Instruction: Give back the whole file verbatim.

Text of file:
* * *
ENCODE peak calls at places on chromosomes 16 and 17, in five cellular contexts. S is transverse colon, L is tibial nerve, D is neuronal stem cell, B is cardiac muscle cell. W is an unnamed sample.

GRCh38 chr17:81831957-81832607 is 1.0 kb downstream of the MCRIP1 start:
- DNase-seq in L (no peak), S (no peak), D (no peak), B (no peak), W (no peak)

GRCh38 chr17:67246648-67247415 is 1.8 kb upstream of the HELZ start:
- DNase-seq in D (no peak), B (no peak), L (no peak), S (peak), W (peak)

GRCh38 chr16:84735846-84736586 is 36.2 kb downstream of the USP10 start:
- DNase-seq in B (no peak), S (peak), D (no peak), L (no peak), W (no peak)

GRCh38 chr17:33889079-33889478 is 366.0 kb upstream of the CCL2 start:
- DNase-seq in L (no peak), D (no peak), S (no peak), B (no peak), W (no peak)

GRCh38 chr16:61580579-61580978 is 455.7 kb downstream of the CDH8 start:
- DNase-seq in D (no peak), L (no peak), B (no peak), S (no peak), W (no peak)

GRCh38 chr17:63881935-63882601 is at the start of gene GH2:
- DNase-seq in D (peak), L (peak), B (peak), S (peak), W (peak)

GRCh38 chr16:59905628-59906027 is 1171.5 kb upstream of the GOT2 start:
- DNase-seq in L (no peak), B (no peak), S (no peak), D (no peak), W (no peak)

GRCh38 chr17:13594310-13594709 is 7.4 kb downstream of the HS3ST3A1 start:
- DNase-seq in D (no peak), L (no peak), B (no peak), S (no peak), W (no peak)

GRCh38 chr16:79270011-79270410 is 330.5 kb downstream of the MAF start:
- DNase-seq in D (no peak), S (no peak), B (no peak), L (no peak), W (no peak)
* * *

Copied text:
ENCODE peak calls at places on chromosomes 16 and 17, in five cellular contexts. S is transverse colon, L is tibial nerve, D is neuronal stem cell, B is cardiac muscle cell. W is an unnamed sample.

GRCh38 chr17:81831957-81832607 is 1.0 kb downstream of the MCRIP1 start:
- DNase-seq in L (no peak), S (no peak), D (no peak), B (no peak), W (no peak)

GRCh38 chr17:67246648-67247415 is 1.8 kb upstream of the HELZ start:
- DNase-seq in D (no peak), B (no peak), L (no peak), S (peak), W (peak)

GRCh38 chr16:84735846-84736586 is 36.2 kb downstream of the USP10 start:
- DNase-seq in B (no peak), S (peak), D (no peak), L (no peak), W (no peak)

GRCh38 chr17:33889079-33889478 is 366.0 kb upstream of the CCL2 start:
- DNase-seq in L (no peak), D (no peak), S (no peak), B (no peak), W (no peak)

GRCh38 chr16:61580579-61580978 is 455.7 kb downstream of the CDH8 start:
- DNase-seq in D (no peak), L (no peak), B (no peak), S (no peak), W (no peak)

GRCh38 chr17:63881935-63882601 is at the start of gene GH2:
- DNase-seq in D (peak), L (peak), B (peak), S (peak), W (peak)

GRCh38 chr16:59905628-59906027 is 1171.5 kb upstream of the GOT2 start:
- DNase-seq in L (no peak), B (no peak), S (no peak), D (no peak), W (no peak)

GRCh38 chr17:13594310-13594709 is 7.4 kb downstream of the HS3ST3A1 start:
- DNase-seq in D (no peak), L (no peak), B (no peak), S (no peak), W (no peak)

GRCh38 chr16:79270011-79270410 is 330.5 kb downstream of the MAF start:
- DNase-seq in D (no peak), S (no peak), B (no peak), L (no peak), W (no peak)